Indiana University SPEA Edward J. Bloustein School of Planning and Public Policy University of Pennsylvania AIR American University

Panel: Do the Workforce Investment Act (WIA) Employment and Training Programs Work?
(Employment and Training Programs)

Friday, November 13, 2015: 10:15 AM-11:45 AM
Orchid A (Hyatt Regency Miami)

*Names in bold indicate Presenter

Panel Organizers:  Sheena McConnell, Mathematica Policy Research
Panel Chairs:  Demetra Smith Nightingale, U.S. Department of Labor
Discussants:  Helen Parker, U.S. Department of Labor (Retired) and Carolyn Heinrich, Vanderbilt University

The WIA Adult and Dislocated Worker Programs: 15-Month Impacts from a Nationally Representative Randomized Control Trial
Dana Rotz, Sheena McConnell, Peter Schochet, Kenneth Fortson and Paul Burkander, Mathematica Policy Research

Net Impact of WIA Services in Washington State
Kevin Hollenbeck, W.E. Upjohn Institute for Employment Research

With a growing need for a more skilled workforce, providing effective and efficient employment and training services is an important national priority. The Adult and Dislocated Worker programs authorized under the Workforce Investment Act of 1998 (WIA) are two of the nation’s largest publicly funded employment and training programs. In 2013, these programs together served about 8 million job seekers at a cost of about $2 billion. In July 2014, the Workforce Innovation and Opportunity Act (WIOA) replaced WIA and reauthorized these programs. Although WIOA made important changes to the public workforce system, the Adult and Dislocated Worker programs will, for the most part, continue to offer a similar set of services to job seekers.

The three papers presented in this panel use a variety of techniques and data sources to estimate the effectiveness of these WIA programs. They examine the extent to which they improve employment and earnings outcomes and reduce dependence on the receipt of unemployment insurance (UI) benefits and other public assistance. One of the papers examines whether these programs are cost effective. These findings will be informative for policymakers and program administrators as WIOA is implemented in the coming years.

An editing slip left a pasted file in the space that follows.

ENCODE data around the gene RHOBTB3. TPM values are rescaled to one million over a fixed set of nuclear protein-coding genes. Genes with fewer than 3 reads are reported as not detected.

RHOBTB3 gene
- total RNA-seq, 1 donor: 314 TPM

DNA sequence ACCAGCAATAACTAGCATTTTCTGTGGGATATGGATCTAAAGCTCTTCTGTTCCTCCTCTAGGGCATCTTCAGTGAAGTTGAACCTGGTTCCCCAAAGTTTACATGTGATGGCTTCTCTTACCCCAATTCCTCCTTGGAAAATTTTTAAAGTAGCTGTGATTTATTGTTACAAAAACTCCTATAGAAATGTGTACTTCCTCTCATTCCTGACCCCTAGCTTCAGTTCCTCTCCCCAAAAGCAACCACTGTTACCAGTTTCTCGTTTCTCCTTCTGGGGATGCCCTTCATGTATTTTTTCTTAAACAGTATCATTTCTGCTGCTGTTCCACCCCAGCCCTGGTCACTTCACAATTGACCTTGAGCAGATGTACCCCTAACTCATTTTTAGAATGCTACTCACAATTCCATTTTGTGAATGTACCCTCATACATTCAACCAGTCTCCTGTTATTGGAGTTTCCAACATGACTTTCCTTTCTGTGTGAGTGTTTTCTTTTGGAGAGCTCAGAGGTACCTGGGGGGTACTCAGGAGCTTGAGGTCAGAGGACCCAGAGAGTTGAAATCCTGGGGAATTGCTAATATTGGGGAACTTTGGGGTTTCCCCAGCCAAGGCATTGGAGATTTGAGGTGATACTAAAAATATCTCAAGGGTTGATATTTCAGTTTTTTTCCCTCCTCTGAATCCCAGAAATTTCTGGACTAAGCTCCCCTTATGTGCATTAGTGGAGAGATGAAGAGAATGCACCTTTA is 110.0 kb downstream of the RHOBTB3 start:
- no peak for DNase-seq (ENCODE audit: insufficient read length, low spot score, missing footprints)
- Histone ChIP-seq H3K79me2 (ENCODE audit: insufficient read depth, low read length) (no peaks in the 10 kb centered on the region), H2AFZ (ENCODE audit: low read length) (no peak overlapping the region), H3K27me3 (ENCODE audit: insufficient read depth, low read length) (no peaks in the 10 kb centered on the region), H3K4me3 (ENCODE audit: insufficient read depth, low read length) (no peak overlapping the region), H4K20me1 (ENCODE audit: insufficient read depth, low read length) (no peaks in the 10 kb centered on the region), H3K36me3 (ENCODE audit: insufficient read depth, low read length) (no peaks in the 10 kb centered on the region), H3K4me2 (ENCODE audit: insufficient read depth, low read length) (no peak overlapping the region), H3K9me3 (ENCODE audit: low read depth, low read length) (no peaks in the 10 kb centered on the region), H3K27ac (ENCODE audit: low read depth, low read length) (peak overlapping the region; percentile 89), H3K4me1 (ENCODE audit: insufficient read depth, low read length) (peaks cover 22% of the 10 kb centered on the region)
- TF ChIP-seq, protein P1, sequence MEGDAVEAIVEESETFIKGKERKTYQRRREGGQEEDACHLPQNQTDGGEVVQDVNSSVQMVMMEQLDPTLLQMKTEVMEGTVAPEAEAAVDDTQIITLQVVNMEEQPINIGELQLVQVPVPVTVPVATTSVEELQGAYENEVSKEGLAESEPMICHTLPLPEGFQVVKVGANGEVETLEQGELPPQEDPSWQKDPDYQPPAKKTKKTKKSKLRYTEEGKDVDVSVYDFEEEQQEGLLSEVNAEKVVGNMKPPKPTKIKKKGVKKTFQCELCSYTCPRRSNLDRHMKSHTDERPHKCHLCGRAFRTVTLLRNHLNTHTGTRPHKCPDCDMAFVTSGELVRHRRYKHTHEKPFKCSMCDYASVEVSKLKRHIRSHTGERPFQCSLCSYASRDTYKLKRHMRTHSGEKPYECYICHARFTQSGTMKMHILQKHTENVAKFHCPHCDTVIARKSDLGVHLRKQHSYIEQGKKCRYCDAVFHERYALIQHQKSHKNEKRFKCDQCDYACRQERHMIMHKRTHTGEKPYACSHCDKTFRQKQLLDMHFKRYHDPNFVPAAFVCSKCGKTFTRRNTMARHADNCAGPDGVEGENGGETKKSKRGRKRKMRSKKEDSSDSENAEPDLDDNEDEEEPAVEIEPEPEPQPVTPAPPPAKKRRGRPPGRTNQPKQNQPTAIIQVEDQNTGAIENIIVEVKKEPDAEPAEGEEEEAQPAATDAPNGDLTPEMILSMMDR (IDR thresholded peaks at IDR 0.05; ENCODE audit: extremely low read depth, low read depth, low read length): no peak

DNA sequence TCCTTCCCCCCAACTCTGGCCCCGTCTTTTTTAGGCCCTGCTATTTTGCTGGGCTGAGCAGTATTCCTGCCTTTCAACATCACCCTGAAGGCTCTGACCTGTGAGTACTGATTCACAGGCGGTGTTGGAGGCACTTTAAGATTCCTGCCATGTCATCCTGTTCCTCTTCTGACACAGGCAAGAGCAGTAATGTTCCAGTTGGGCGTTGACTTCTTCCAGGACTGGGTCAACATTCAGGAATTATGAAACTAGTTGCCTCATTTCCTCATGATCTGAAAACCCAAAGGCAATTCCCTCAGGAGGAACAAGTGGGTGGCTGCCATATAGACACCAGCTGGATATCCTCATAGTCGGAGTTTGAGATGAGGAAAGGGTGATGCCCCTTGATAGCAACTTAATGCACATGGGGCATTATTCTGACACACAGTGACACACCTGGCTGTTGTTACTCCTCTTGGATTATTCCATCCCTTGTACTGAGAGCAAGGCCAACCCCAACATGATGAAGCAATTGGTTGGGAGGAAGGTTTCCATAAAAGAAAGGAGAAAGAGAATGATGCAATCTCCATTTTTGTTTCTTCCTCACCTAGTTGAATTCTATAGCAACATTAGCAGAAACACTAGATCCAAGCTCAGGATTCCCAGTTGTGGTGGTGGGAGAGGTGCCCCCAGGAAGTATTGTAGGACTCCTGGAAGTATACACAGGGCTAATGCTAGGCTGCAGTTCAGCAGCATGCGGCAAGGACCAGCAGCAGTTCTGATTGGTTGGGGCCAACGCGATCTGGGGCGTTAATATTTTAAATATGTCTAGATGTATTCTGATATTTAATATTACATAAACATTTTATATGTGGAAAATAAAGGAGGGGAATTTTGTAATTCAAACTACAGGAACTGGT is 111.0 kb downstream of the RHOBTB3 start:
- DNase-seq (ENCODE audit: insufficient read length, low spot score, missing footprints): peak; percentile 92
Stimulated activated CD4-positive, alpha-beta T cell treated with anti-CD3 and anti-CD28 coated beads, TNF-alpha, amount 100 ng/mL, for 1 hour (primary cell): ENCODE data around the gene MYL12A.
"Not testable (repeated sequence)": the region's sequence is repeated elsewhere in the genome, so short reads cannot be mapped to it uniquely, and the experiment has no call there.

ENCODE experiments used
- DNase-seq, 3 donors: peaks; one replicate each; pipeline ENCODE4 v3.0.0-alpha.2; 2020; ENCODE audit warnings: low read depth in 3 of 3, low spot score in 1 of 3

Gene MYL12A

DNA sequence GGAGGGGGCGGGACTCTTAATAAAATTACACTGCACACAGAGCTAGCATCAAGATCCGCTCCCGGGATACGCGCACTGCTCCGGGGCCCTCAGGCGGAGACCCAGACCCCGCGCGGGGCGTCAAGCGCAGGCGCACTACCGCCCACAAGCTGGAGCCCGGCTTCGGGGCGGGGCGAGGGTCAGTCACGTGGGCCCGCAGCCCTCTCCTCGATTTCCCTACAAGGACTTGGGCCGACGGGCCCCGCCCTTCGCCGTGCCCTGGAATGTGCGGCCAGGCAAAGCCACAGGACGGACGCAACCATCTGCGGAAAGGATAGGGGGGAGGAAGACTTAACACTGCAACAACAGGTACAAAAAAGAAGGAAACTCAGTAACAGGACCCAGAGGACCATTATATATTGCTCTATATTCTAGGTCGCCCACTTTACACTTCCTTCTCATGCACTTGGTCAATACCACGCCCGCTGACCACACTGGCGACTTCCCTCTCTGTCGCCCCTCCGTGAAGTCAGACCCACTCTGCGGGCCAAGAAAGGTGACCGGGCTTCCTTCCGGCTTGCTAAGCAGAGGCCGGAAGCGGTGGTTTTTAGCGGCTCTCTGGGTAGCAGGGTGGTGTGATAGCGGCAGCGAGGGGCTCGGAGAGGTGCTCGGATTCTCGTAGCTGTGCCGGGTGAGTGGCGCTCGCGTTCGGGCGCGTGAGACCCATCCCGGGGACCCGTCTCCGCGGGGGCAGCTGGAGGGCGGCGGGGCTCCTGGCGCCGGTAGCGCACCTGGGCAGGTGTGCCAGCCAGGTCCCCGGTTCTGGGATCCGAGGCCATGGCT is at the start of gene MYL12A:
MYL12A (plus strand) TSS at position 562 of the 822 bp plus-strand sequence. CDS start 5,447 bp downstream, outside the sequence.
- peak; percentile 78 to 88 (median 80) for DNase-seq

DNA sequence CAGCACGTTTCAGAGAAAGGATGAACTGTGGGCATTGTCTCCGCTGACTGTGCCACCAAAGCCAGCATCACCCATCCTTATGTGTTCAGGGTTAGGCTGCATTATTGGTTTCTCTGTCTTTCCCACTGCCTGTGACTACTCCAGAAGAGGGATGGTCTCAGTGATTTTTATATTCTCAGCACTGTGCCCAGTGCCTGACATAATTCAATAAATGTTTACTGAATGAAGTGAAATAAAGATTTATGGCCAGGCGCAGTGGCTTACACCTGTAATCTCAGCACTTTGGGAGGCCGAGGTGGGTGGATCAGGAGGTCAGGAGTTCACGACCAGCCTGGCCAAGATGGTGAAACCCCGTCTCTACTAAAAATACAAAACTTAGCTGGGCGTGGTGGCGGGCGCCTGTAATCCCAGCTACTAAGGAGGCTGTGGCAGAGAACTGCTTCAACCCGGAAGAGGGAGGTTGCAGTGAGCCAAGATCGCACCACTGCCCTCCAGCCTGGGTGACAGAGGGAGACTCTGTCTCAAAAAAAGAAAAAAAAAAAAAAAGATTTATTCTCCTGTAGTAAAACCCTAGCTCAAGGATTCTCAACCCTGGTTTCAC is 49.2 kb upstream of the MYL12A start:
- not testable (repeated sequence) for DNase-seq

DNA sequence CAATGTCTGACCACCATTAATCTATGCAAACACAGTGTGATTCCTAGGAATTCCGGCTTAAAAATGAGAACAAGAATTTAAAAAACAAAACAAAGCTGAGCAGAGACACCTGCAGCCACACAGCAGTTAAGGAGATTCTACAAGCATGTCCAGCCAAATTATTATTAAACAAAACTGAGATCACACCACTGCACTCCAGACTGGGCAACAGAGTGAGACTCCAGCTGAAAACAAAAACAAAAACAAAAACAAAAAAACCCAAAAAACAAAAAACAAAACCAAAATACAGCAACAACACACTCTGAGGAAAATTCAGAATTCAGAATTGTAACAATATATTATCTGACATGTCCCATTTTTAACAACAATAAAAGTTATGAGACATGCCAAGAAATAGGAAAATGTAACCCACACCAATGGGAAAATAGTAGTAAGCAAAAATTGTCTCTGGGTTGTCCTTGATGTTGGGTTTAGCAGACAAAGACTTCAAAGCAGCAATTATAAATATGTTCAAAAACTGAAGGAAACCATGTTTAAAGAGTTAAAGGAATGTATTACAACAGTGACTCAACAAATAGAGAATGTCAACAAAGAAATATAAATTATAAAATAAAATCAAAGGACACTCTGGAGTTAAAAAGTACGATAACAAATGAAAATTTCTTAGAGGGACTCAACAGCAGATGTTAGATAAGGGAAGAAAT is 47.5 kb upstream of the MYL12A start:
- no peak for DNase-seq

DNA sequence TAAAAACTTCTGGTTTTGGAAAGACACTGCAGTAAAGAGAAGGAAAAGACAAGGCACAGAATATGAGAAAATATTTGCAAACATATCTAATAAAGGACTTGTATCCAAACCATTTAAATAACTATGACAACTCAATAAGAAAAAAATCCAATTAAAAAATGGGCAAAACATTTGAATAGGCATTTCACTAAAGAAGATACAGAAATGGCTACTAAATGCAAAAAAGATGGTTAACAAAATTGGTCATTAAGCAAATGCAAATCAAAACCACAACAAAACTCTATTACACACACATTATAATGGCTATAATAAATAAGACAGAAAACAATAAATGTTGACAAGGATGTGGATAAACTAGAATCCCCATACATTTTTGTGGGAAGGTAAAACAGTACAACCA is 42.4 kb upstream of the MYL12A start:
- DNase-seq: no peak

Although all three papers provide estimates of the impacts of these programs, they vary in the research design, the sites, the data used, and the estimating strategies. The first two papers use nonexperimental techniques and administrative data and present impacts for one or two states. The third paper uses an experimental design, both survey and administrative data, and presents impacts for 28 randomly selected sites. These variations will encourage a discussion of different designs and estimation strategies, survey versus administrative data, and how the impacts of WIA programs may vary across time, location, and the characteristics of individuals served.

This panel brings together practitioners, academics, and researchers to discuss the impacts of these programs. Our proposed panel members include researchers working in the government and academic, nonprofit, and for-profit settings; scholars with decades of experience evaluating employment and training programs; and promising young researchers. The panel will be chaired by Dr. Demetra Smith Nightingale, the Chief Evaluation Officer of the U.S. Department of Labor (DOL). We propose two discussants: (1) Dr. Carolyn Heinrich, who is an expert in workforce programs and conducted a non-experimental evaluation of these WIA programs and (2) Dr. Helen Parker, who began her career in workforce development as a front-line worker in 1974 and more recently was a Regional Administrator for DOL’s Employment and Training Administration for over a decade. Dr. Parker will bring a policymaker and practitioners lens to the findings of the three studies.
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